Criminology Criminological Explanations for Terrorism
Daren G. Fisher, Laura Dugan
  • LAST REVIEWED: 09 September 2020
  • LAST MODIFIED: 11 January 2017
  • DOI: 10.1093/obo/9780195396607-0209


Theoretically understanding the reasons behind the rise and persistence of terrorism and the ways that it can be stopped is one of the more salient political priorities in the early 21st century and has been a growing focus within the field of criminology since the late 20th century. Rigorous scholarship relies on theoretical explanations and their extensions as guides to scientifically assess terrorist behavior and to evaluate the many popularly held myths promoted by politicians and media. Such evaluations are now possible because systematically collected terrorism data and advanced analytic techniques are increasingly available to test these theories. Further, because criminologists and others have been studying law breaking and efforts to stop it for at least three centuries, the field offers a unique perspective that is often overlooked by other scientists who study terrorism. Criminologists are able to advance and refine their theories that are relevant to terrorist violence and to dispel others that fall short of being directly related. This article identifies scholarship that has applied existing criminological theories to terrorism. It begins by listing those studies that provide influential overviews of the different criminological explanations for terrorism, and then turns to the specific theories that have sought to explain the origins and motivations for terrorism. This article also presents the criminological works that have used theory to directly inform efforts to prevent or stop terrorism.

General Overviews

A growing body of literature bridges the gap between the many different criminological theories that explain why people commit crimes, and explanations for why the number of terrorist attacks vary across times and space. The scholarship presented in this section summarizes a collective body of contributions that demonstrate how the broader theoretical and empirical study of criminology can inform terrorism research. Lum, et al. 2006 is included in this section because after the authors conduct a systematic review of counterterrorism evaluations, they demonstrate a distinct need for evaluation research in this area. The authors also compare this body of research to evaluations of criminal justice programs, implying that much can be learned by applying a similar rigor to evaluating counterterrorism efforts. This lack of sound methodology is also expressed in Silke 2001, which persuasively delineates the methodological differences between terrorism research by criminologists and that conducted by scholars from other disciplines. It then reasserts essential research goals for terrorism study. Along these lines, Rosenfeld 2004 shows how criminological theory naturally fits into the study of terrorism, given the predatory nature of terrorism. To emphasize this even further, three other works, Gupta 2008, Noricks 2009, and Deflem 2004, provide general overviews of other criminological theories that have influenced the study of terrorism. Each also identifies opportunities and priorities for extending this research. LaFree and Dugan 2015 takes this a step further by presenting how criminology has, in the past decade, indeed responded to the need to apply its theoretical ideas and methodological advances to terrorism. And finally, Freilich, et al. 2015 examines a number of theoretical perspectives and hypotheses to examine the explanatory power of a number of central criminological theories.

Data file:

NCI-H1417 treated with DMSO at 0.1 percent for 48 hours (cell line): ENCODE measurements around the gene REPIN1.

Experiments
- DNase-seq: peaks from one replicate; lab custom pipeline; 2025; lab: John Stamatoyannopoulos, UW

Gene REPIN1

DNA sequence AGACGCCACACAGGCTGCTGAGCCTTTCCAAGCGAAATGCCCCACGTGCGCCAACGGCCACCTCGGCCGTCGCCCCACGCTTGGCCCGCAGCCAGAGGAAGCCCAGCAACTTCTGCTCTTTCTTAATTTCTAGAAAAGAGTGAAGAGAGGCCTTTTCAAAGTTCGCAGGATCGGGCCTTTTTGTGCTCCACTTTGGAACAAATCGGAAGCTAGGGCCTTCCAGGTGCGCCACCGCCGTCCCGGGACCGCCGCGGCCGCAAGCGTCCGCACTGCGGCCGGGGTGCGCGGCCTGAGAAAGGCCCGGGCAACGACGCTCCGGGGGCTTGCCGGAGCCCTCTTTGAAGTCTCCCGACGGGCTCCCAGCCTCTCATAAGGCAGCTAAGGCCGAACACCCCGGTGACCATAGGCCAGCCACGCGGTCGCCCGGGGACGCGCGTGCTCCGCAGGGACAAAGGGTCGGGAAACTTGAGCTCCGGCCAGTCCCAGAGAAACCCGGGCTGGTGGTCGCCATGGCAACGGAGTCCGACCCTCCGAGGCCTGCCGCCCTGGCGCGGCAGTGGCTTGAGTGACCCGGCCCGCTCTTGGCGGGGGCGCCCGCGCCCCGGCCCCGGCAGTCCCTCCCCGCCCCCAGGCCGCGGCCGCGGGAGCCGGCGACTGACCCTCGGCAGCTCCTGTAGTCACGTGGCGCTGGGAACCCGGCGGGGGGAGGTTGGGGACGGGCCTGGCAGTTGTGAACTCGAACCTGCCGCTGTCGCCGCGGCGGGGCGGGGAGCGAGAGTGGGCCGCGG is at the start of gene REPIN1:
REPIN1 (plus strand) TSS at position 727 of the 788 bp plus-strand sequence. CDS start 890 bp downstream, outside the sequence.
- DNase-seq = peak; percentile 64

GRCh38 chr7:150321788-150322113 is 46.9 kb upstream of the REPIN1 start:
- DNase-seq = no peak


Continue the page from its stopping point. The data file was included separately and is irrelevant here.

• Deflem, Mathieu. 2004. Introduction: Towards a criminological sociology of terrorism and counter-terrorism. In Terrorism and counter-terrorism: Criminological perspectives. Edited by Mathieu Deflem, 1–6. Sociology of Crime, Law and Deviance 5. Amsterdam: Elsevier.

    DOI: 10.1108/S1521-6136(2004)0000005002

    Offers an overview of the edited volume that brings together the writings of criminological sociologists to address terrorism and counterterrorism from a variety of theoretical and substantive viewpoints. It calls on sociologists to build on their theoretical and methodological insights to contribute to the broader knowledge of terrorism and counterterrorism.